Death penalty litigators
Last year Melbourne Law School welcomed lawyers working for legal aid organisations in India, Pakistan and Indonesia, as part of the Death Penalty Litigators – Comparative Criminal Justice Study Tour. One year later, we catch up with members of the tour to find out what they are doing now.
In 2016, the UN Secretary General Ban Ki-moon declared the death penalty had no place in the 21st century – however, capital punishment is still a reality in many countries.
In India, there are approximately 470 prisoners currently on death row, and in Pakistan the number is more than 4000. Indonesia executed 18 drug offenders from 2015-2016. Although no capital punishments have been carried out since 2017, Indonesia’s Attorney General Sanitiar Burhanuddin has stated his intention to resume executions.
It was in this context that Melbourne Law School (MLS) welcomed six lawyers working for legal aid organisations in India, Pakistan and Indonesia, as part of the Death Penalty Litigators – Comparative Criminal Justice Study Tour, a joint initiative with the Capital Punishment Justice Project (CPJP) and the Asian Law Centre (ALC), funded by the Australian Department of Foreign Affairs and Trade (DFAT).
L-R: Shreya Rastogi, Dominggus Christian Polhaupessy and Rabbya Shoaib, participants of the Death Penalty Litigators – Comparative Criminal Justice Study Tour
The 10-day program was held in October last year, and built on relationships established in an earlier ALC and DFAT supported visit in 2017. Participants were given the opportunity to share their experiences, learn about the Australian justice system, and receive training and support regarding forensics, rehabilitation and mental health care services.
One year on, we catch up with three of the participants of this program to find out how the tour impacted them, and what they are doing now.
The right to justice
“In India, like with most countries, it is the most vulnerable who are on death row,” notes Shreya Rastogi, a founding member of National Law University Delhi’s legal aid and research organisation Project 39A.
Across the world, people from low socio-economic areas and marginalised groups (such as religious minorities, the LGBTIQA+ community and those suffering poor mental health) make up a large number of prisoners facing the death penalty.
They are frequently denied their right to a fair trial due to a range of issues, some of which include inadequate legal representation, stigma surrounding mental illness and drug use, inconsistencies in court processes, a lack of police accountability and inadequate forensic services. Many spend years in prison while on death row.
We’re supposed to be assuring the right to a fair trial for everyone.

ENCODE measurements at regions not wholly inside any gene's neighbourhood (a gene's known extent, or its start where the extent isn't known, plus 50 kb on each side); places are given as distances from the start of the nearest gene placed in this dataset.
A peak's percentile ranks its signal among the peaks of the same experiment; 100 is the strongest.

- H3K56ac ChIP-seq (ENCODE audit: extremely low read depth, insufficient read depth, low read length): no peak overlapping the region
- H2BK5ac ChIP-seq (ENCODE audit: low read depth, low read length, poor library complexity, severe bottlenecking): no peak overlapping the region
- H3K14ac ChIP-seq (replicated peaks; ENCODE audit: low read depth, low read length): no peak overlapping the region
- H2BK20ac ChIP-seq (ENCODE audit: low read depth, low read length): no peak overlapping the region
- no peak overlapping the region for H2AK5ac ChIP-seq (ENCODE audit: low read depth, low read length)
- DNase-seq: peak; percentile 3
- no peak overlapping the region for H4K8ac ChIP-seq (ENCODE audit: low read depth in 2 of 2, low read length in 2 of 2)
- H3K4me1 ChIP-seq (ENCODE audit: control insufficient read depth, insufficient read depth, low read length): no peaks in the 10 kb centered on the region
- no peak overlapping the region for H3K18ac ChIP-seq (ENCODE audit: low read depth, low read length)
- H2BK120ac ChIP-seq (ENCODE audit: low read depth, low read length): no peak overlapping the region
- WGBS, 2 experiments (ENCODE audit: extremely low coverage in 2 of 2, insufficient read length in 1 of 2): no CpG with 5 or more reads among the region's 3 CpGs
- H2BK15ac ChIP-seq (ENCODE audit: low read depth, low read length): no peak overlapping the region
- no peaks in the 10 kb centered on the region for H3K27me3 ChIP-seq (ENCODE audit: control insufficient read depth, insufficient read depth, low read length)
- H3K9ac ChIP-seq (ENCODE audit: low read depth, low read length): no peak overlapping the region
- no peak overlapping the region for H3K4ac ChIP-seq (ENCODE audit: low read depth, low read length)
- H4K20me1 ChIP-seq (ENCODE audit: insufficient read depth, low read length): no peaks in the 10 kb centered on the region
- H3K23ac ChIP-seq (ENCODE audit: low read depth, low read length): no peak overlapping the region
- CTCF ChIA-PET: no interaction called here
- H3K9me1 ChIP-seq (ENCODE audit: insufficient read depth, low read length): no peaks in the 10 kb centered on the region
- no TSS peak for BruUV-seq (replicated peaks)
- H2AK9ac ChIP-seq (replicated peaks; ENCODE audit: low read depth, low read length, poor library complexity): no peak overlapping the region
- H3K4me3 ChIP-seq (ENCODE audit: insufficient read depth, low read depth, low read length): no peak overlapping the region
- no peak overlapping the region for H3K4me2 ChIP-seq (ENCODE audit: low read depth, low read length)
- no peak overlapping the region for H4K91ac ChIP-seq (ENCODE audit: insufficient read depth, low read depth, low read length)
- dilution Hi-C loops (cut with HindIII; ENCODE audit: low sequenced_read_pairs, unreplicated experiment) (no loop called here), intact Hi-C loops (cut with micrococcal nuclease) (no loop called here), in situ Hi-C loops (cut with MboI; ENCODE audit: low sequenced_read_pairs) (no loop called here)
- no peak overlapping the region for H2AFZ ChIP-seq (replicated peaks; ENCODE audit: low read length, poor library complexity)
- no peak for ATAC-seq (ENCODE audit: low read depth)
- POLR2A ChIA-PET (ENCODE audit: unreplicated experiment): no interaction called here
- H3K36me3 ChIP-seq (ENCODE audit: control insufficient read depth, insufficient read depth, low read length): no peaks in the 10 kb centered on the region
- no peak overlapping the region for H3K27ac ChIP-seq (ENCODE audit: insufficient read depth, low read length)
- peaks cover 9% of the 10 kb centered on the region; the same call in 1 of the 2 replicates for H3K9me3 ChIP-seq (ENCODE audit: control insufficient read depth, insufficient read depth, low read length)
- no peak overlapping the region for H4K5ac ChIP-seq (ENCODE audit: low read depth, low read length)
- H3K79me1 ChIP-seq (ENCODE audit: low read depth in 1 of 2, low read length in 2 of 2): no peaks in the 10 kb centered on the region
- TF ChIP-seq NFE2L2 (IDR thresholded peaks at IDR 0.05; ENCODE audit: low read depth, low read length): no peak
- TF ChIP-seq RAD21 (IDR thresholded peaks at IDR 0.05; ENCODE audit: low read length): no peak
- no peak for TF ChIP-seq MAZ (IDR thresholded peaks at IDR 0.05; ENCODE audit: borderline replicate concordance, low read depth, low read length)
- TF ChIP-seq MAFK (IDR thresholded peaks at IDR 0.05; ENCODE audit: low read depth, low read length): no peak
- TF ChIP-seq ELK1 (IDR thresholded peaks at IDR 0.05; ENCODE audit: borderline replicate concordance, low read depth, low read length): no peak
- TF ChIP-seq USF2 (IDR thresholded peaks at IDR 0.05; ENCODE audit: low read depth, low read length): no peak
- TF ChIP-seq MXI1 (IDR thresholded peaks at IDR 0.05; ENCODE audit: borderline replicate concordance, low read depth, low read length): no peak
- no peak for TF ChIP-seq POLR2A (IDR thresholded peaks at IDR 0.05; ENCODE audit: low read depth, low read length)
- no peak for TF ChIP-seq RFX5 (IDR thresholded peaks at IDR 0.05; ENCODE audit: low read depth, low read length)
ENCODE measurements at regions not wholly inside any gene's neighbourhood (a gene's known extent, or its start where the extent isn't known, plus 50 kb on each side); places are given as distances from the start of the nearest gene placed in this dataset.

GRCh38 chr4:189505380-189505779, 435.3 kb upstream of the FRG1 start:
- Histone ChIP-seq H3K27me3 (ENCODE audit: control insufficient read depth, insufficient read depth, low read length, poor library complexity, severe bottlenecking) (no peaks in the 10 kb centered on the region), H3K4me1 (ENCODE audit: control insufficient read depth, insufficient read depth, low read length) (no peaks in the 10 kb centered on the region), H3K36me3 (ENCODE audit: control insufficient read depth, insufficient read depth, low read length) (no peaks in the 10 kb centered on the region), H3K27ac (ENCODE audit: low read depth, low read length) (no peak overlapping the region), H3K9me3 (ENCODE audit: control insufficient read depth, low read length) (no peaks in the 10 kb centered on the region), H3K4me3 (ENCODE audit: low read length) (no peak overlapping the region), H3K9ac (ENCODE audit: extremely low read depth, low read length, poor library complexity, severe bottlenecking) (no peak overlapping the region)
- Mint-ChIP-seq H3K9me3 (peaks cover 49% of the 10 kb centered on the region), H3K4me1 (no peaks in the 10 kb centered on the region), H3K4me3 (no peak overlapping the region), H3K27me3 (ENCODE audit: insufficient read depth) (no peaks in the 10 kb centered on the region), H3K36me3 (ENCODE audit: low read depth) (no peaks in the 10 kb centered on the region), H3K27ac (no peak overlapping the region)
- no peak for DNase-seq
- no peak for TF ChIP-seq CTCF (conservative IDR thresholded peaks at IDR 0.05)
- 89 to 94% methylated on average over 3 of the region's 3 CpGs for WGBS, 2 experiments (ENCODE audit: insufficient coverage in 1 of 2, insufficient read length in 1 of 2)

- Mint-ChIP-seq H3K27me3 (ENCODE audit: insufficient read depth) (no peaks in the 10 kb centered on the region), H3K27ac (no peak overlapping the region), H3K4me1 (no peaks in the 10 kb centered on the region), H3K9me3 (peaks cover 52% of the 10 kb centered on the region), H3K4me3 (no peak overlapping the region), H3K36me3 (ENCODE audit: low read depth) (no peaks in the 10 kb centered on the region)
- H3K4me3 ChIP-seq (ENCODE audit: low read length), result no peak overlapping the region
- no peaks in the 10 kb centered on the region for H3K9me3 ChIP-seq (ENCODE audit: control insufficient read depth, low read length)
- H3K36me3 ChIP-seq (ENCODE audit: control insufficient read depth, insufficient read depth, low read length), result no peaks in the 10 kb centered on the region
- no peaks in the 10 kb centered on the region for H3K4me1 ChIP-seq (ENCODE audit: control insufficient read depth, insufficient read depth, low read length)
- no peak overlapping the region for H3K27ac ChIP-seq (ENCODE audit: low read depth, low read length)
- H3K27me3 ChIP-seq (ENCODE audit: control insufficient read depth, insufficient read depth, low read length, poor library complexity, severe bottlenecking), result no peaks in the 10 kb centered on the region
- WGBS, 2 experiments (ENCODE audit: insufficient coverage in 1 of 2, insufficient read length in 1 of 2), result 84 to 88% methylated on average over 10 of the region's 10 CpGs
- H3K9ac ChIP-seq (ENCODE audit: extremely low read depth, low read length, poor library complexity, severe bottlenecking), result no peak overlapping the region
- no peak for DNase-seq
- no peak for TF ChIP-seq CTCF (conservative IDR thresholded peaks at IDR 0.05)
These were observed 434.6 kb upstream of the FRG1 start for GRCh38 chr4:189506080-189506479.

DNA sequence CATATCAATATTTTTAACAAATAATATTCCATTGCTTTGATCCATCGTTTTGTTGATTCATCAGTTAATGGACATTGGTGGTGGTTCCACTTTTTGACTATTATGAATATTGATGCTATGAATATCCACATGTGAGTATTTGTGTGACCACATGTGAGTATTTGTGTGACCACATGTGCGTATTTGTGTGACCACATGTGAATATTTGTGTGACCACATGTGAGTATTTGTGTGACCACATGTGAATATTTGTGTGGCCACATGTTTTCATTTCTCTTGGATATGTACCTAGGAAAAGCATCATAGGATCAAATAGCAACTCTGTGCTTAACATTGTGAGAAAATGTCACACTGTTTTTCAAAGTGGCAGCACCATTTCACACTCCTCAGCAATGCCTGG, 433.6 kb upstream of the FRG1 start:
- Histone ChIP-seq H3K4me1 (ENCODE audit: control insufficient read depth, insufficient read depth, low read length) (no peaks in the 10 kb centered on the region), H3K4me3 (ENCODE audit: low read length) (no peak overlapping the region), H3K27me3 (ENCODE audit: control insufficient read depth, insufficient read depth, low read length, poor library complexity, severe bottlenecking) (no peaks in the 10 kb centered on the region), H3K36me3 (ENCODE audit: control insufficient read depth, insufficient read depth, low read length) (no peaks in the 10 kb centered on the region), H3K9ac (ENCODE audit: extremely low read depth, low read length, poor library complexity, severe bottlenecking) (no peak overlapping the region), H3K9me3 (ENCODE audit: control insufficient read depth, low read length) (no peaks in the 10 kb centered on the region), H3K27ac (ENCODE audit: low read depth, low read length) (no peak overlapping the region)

"Everyone should have the right to justice and equal opportunity no matter where you come from, your background, your economic standing,” says Shreya.
Project 39A founding member Shreya Rastogi
“That’s why, as well as the death penalty, Project 39A focuses on mental health, legal aid, torture and forensics. Through this broader scope, our idea is not just to attack the death penalty, but to attack the issues which affect thousands of prisoners,” she says.
For Dominggus Christian Polhaupessy (Chris), a lawyer with the community legal aid institute Lembaga Bantuan Hukum Masyarakat (LBHM), torture, psychological competency and mental health issues are “at the heart” of the challenges he faces representing prisoners on death row.
“Many of my clients have a mental health issue, or they have been tortured to confess, and you find that these issues all tie in together. They can’t be separated; they are all common issues,” he says.
Rabbya Shoaib, an advocacy coordinator for the Justice Project Pakistan, says her organisation undertakes strategic litigation that she hopes will lead to systematic reform of the current justice system.
“Our main area of focus is the death penalty, however we also focus on the further marginalised, such as juvenile offenders, women and the terminally and mentally ill on death row,” she says.
“Currently, in Pakistan there is no provision that forbids the execution of a mentally ill person.”
The comparative criminal justice study tour
“There’s a fantastic comment – ‘you can’t be what you haven’t seen'”, says barrister and CPJP president Julian McMahon AC SC (LLB ‘90).
Julian in Indonesia, 2015, defending Andrew Chan and Myuran Sukumaran of the Bali 9
The strategy for the study tour was developed in consultation with MLS Dean Professor Pip Nicholson and Professor Tim Lindsey. Our hope and goal is to introduce young, enthusiastic lawyers from these areas to appropriately experienced barristers, lawyers, scientists and judges and give them access to a body of knowledge that is hard to get unless you are in the field.